The international centre of excellence for hand embroidery, steeped in history with unrivalled expertise.
The highly skilled team create beautiful bespoke commissions for the future as well as restore historical textiles and bring heirlooms back to life. Customers come from all over the world, including fashion designers, places of worship, private individuals and the Royal Family. The RSN’s close links with royalty started when it was founded and still continue today with Her Majesty The Queen as Patron.
1875 - Received its royal prefex when Queen Victoria became the first Patron
1880 - Published the Handbook of Embroidery, a key influence in the art of needlework, and still in publication today
1902 - Made Coronation regalia for Edward VII
1902 - Embroidered a dress for the House of Worth
1910 - Made Coronation regalia for King George V
1935 - Embroidered the trousseau for the Duchess of Gloucester
1953 - Made the Robe of State for Her Majesty The Queen Elizabeth II for which the RSN was awarded a Coronation medal
1981 - Embroidered slippers for HRH The Prince of Wales and a monogrammed lace pillow for Lady Diana Spencer on the occasion of their wedding
2011 - Worked for Sarah Burton of Alexander McQueen on HRH The Duchess of Cambridge’s wedding dress
2013 - Embroidered the Red Carpet Green Dress worn by actress Naomie Harris at the Oscars
2014 - RSN Degree students collaborated with E. Tautz menswear for Autumn/Winter 2014 Collection with embroidered shirts, ties, badges and bomber jacket
2015 - Collaboration with Nicholas Oakwell Couture. Hand embellishment for a couture dress and designed exclusively for GREAT Britain Campaign launched in Shanghai
The team for this project comprised RSN Studio stitchers, former staff, tutors, graduates and current students. Hands were washed every 30 minutes to keep the lace and threads pristine; needles were renewed every 3 hours and only short lengths of thread were used, each no longer than 30cm. To maintain an even appearance, no securing knots were used and it was important that the back of the work looked as neat as the front, another RSN hallmark.
Chief Executive of the Royal School of Needlework, Dr Susan Kay-Williams says: ‘We were absolutely delighted to be called upon to work on this unique and eagerly-awaited commission. Our involvement with such a very special event continued our long tradition of work for royal occasions.”
Using a selection of vintage gold threads, beads and sequins the RSN spent some 680 hours using traditional stitching skills to interpret Michael’s concept in a contemporary way. All embroidery was done by hand at Hampton Court Palace which delivered a major reduction of carbon footprint and showcased the importance of hand embroidery as a sustainable art form.
The design was based on ‘volcanic lava’ which lent itself well to using Goldwork embroidery. Goldwork is an ancient technique associated with ceremonial pieces and uses a variety of gold and other metal threads. Beads, sequins and gold foil were added to give texture, depth and to catch the light.
Working with E.Tautz Creative Director Patrick Grant, his Design team and Degree staff, students were given the autonomy to develop individual responses to the E.Tautz design brief. Following original designs supplied by E.Tautz and colour palettes developed between the design team and academic staff, each student was then able to apply their knowledge of design and embroidery towards the creation of each motif and its placement on the garment.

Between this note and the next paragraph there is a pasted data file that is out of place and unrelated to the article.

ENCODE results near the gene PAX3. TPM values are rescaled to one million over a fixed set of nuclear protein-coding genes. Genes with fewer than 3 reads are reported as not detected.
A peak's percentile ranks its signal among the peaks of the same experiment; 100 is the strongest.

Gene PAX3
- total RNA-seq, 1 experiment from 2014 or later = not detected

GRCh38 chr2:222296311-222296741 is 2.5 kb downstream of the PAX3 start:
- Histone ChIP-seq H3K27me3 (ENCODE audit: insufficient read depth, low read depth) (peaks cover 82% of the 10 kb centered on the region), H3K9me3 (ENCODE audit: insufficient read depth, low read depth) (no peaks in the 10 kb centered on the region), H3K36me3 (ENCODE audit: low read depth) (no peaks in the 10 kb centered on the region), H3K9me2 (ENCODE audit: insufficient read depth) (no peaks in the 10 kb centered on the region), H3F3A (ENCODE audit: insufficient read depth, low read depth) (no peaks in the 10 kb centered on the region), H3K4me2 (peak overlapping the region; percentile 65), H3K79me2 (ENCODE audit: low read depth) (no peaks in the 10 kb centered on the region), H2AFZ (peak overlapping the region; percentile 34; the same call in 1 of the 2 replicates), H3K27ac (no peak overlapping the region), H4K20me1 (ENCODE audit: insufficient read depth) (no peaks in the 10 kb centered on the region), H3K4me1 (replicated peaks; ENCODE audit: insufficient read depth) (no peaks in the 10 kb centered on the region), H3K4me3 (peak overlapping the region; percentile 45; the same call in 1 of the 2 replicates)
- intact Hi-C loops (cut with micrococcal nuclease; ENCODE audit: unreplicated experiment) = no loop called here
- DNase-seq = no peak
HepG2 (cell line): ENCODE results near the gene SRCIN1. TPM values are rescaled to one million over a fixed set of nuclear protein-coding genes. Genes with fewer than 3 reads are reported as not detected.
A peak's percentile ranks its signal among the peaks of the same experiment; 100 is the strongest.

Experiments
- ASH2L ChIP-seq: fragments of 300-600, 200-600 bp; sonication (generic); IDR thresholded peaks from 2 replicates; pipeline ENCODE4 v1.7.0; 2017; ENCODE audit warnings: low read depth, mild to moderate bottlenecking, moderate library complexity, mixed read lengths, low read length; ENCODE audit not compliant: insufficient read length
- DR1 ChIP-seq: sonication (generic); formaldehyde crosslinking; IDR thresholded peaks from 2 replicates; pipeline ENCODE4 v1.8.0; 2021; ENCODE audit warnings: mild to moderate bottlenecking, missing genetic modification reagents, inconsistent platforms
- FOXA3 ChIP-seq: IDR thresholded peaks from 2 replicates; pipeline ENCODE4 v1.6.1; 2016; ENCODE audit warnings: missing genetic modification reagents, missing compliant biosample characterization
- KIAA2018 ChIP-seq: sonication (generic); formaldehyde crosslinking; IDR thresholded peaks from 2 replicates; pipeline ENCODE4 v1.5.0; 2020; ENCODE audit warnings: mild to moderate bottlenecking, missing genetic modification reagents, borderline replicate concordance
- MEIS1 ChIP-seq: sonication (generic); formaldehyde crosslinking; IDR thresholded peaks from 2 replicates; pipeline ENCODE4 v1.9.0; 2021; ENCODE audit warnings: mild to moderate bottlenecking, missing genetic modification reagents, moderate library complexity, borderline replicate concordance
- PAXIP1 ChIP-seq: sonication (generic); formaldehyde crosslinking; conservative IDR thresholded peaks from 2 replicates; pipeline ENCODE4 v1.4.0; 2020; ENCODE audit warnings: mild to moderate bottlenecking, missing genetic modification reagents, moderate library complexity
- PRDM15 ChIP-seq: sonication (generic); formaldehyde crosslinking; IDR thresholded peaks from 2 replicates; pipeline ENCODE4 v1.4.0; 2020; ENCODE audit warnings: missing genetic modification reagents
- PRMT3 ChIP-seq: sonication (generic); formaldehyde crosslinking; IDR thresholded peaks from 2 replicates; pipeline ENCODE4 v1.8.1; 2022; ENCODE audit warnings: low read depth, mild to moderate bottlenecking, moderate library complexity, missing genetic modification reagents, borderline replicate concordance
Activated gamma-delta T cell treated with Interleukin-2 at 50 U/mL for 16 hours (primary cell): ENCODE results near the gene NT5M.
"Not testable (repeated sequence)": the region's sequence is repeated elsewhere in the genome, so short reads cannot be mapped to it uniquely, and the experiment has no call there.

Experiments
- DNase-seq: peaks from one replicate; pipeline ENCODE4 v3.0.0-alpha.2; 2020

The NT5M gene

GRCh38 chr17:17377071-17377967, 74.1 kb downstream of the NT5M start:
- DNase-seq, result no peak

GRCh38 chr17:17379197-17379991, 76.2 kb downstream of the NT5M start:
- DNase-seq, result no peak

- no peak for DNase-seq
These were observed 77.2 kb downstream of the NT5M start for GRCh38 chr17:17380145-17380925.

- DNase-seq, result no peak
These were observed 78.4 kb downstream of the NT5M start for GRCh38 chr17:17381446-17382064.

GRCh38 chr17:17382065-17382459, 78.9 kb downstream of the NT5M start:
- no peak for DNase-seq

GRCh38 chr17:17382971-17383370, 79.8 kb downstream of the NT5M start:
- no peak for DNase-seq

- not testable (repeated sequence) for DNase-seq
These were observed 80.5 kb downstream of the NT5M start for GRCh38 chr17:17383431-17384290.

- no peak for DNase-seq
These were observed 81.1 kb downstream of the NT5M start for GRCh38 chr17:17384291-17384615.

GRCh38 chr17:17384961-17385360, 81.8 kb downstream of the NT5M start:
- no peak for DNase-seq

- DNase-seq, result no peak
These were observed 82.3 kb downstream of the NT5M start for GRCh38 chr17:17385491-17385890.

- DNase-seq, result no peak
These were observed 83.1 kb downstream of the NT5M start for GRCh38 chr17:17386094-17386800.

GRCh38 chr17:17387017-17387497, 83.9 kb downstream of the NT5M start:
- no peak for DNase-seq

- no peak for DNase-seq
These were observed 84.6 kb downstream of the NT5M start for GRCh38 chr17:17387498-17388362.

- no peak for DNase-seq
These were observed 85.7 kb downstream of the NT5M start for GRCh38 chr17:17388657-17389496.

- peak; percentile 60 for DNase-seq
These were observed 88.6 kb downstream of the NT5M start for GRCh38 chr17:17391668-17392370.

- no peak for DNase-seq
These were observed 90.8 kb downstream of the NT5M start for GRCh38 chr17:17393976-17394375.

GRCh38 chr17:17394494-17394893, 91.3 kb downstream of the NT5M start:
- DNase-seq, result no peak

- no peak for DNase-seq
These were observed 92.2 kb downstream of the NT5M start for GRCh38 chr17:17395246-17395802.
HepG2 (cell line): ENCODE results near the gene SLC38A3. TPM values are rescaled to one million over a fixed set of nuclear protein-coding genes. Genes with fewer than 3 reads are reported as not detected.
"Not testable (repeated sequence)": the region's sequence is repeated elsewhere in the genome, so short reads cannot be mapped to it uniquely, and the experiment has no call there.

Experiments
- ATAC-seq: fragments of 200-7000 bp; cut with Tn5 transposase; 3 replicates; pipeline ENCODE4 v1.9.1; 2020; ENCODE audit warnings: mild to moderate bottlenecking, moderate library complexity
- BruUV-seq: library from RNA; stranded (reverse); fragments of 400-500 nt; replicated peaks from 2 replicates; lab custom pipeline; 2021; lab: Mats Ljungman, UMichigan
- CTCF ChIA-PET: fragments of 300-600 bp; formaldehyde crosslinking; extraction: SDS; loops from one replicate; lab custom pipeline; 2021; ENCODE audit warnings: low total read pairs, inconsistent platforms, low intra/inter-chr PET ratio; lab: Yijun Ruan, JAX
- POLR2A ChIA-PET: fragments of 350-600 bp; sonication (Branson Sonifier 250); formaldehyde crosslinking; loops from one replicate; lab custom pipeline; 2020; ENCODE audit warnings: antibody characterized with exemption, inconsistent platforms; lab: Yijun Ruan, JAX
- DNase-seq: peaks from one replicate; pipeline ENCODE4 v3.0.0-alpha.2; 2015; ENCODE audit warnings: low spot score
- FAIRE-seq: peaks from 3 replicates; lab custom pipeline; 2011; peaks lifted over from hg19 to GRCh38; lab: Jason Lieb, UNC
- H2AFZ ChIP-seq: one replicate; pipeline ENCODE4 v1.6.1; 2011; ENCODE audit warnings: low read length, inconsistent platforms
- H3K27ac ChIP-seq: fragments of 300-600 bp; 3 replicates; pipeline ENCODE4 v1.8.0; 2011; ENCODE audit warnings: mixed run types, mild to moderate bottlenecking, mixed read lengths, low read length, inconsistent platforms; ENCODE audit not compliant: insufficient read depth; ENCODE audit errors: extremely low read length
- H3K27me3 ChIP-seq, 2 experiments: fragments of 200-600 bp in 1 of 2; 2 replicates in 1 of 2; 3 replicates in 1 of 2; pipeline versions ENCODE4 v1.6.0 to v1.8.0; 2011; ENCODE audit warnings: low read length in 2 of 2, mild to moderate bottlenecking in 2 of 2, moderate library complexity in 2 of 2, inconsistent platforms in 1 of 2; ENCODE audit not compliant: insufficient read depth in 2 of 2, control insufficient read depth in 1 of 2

The students worked directly on key pieces for the collection including two shirts, a waistcoat and a contemporary twist on the classic biker jacket. Every motif, letter and symbol was a bespoke creation designed for each of the specific garments within the Collection.
The project took over 300 hours to complete and contributed to the students’ professional development and portfolio.
LES PETITES MAINS
The team stitched between three and 12 groups of feather fronds at a time onto 25 dress panels over a period of six weeks. Following the Haute Couture tradition of 'les petites mains' (which literally means “small hands”), the RSN embroiderers collectively brought this Haute Couture creation to life.
THE DEGRADE EFFECT
The expert team hand stitched separate fronds of ostrich feathers to the layers of delicate silk organza. The ostrich feathers (sourced from a British farm), coloured in 18 hand-dyed shades were stitched following an intricate grid design to create a ‘degradé’ effect in colour and density.
THE FINISHED DRESS
The dress was proudly worn by singer and television personality Cheryl Fernandez-Versini in the 2015 X Factor UK final. The “Best of British” theme was the perfect event to showcase the beauty of the GREAT Britain Dress.
Nicholas Oakwell said: “I wanted it to make a big impact, so volume and colour became the starting point for my design. I also wanted it to involve as much of the British couture industry as possible, from the creation of the dress to its presentation. This was an opportunity to highlight some of the amazing companies and organisations in Britain working in the industry and it was my chance to work with them.”
As a registered charity, the Royal School of Needlework relies on the generosity of individuals, companies and trusts to continue teaching the traditional skills of hand embroidery and ensure these techniques are passed onto future generations. For more information, please visit www.royal-needlework.org.uk or call +44 (0)20 3166 6932.
This online exhibit was created by the British Fashion Council in collaboration with the Royal School of Needlework. All models and photographers have been credited where known. All rights belong to the Royal School of Needlework unless otherwise stated.